• Aggression
  • Inappropriate sexual behavior
  • Extreme temper
  • Cursing
  • Manipulative behavior

Treatment for Emotional Problems

Treatment for emotional problems typically involves psychotherapy, behavioral therapy or rehabilitation, and/or medication. Each case is unique, and the patient’s physicians must develop an individualized treatment plan suited to the patient’s specific injury, symptoms, and tolerances.

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{ 7 comments… read them below or add one }

Zwelethu Mazibuko February 23, 2009 at 10:00 am

Thank you so much. I was involved in a high speed car accident 6 months ago and was subsequently in a coma for a month. When I awoke the doctors told me that I had a frontal lobe brain injury. During the time since, I have been confused by my inability to feel emotion. It felt as though I was viewing life through a glass screen. I could see and compute, but I could not touch or feel anything, with the exception of irritation and resentment. I could not help wondering if I had in fact died and this was hell, where I was paying for my sins. Little did I know that I was to find an angel on the internet in the form of this article’s author.

Thank you so much for helping me understand what is happening to me.

God bless you and yours.

Zwelethu Mazibuko
South Africa

Steve Holder February 28, 2009 at 2:12 am

Dear Zwelethu,

You cannot know how happy I am that this article was of comfort to you. Thank you very much for taking the time to share your feelings.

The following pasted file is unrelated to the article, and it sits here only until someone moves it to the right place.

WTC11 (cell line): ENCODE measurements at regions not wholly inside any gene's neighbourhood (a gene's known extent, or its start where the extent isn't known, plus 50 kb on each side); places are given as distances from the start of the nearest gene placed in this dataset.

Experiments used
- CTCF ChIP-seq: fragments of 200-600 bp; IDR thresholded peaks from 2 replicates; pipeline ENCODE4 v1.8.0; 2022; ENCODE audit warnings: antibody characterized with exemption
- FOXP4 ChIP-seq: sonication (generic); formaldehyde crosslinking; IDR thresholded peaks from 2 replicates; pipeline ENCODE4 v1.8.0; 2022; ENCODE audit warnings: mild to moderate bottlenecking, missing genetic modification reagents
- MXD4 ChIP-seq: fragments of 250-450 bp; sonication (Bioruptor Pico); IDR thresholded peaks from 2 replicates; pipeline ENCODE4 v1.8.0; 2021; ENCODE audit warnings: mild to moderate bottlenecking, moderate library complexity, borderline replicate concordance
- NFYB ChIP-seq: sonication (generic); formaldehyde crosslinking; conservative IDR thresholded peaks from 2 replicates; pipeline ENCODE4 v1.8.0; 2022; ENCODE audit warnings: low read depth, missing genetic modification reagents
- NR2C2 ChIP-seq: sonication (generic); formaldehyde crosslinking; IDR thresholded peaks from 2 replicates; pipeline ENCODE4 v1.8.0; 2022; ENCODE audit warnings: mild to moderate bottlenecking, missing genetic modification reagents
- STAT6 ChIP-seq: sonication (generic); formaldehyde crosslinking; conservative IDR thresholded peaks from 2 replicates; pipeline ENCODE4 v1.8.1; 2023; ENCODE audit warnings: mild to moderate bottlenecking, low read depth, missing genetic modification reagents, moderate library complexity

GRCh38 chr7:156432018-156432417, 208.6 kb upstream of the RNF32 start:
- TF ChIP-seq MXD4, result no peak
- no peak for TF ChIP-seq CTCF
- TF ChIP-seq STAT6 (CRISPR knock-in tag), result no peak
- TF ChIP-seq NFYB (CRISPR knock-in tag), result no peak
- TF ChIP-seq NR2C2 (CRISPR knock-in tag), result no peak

We are all wishing you a continuing and complete recovery.

N Naka March 25, 2009 at 6:52 am

I have no emotions after a post concussive, it’s been 2-3 yrs. I can’t calculate things correctly. I was a highly educated person and really fast, but now I’m like a slug with no motivation. just existing…it’s it like that with you….how are you fixing it..? I don’t want to stay like this, my judgements are not good.

Thanks,
Nore

N Naka March 25, 2009 at 6:56 am

I forgot to mention, my mother died and I felt nothing, my puppy is in intensive care and I still feel nothing. I fell backward on marble. I felt like I was not that bad off, no emotions, I was bubblely and happy and loved people and dancing, and I’m trying to improve, but nothing… just sore and empty… I can’t understand what’s happened to me…

Steve Holder March 29, 2009 at 2:23 am

Dear Nore,

You should ask about recovery programs in your area that can assist you in understanding and coping with the effects your injury are having on you.

It may not be possible to regain your previous self, but with professional help you may be able to learn how to live comfortably with your new self.

You may also be interested in learning how other people are adapting to their new selves here:

http://www.headbraininjuries.com/1st-carnival-of-hope

We offer you our sincerest best wishes on your journey toward acceptance, recovery, and peace.

stephanie April 4, 2009 at 9:00 pm

i was in a vehicle accident last june. i experienced a brain injury which affected my balance and coordination and which causes me to see double now. i know that this was fairly recent in the grand scheme of things, but i have not cried. i’m afraid that i damaged the part of my brain that helps emotions to be handled. i’m scared that because of the brain injury, i cannot cry now. i feel sadness, desperation, happiness, love, all of those things. it’s just that i can’t cry. this artlicle was another result in my search of whether brain injuries can result in not being able to cry.

Steve Holder April 5, 2009 at 2:09 am

Dear Stephanie,

Thank you for your comment. It may also help you to read the stories of other people who have already traveled the road you’re on. Visit our blog at http://www.headbraininjuries.com/category/blog/ or just click on “Blog” at the very top-left of this screen.

These people can explain it to you far better than I can.

In the meantime, were wishing you the best.